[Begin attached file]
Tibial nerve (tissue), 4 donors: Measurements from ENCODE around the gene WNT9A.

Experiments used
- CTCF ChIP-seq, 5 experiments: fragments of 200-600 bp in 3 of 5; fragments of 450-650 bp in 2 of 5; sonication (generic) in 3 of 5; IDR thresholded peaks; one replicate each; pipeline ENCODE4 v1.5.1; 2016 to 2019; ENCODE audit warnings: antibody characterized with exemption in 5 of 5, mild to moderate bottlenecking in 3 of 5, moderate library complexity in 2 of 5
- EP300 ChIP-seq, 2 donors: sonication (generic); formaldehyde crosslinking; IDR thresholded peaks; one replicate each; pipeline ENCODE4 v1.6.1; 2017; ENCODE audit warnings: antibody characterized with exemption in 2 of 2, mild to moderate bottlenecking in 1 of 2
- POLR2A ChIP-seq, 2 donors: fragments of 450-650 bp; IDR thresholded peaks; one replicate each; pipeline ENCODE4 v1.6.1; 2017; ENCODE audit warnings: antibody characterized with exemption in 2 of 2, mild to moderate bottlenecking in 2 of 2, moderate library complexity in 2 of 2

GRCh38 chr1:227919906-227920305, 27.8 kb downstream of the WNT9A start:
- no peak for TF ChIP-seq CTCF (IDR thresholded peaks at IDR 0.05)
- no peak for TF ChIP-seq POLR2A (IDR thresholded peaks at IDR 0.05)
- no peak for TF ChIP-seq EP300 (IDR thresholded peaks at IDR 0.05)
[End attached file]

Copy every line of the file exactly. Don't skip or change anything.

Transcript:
Tibial nerve (tissue), 4 donors: Measurements from ENCODE around the gene WNT9A.

Experiments used
- CTCF ChIP-seq, 5 experiments: fragments of 200-600 bp in 3 of 5; fragments of 450-650 bp in 2 of 5; sonication (generic) in 3 of 5; IDR thresholded peaks; one replicate each; pipeline ENCODE4 v1.5.1; 2016 to 2019; ENCODE audit warnings: antibody characterized with exemption in 5 of 5, mild to moderate bottlenecking in 3 of 5, moderate library complexity in 2 of 5
- EP300 ChIP-seq, 2 donors: sonication (generic); formaldehyde crosslinking; IDR thresholded peaks; one replicate each; pipeline ENCODE4 v1.6.1; 2017; ENCODE audit warnings: antibody characterized with exemption in 2 of 2, mild to moderate bottlenecking in 1 of 2
- POLR2A ChIP-seq, 2 donors: fragments of 450-650 bp; IDR thresholded peaks; one replicate each; pipeline ENCODE4 v1.6.1; 2017; ENCODE audit warnings: antibody characterized with exemption in 2 of 2, mild to moderate bottlenecking in 2 of 2, moderate library complexity in 2 of 2

GRCh38 chr1:227919906-227920305, 27.8 kb downstream of the WNT9A start:
- no peak for TF ChIP-seq CTCF (IDR thresholded peaks at IDR 0.05)
- no peak for TF ChIP-seq POLR2A (IDR thresholded peaks at IDR 0.05)
- no peak for TF ChIP-seq EP300 (IDR thresholded peaks at IDR 0.05)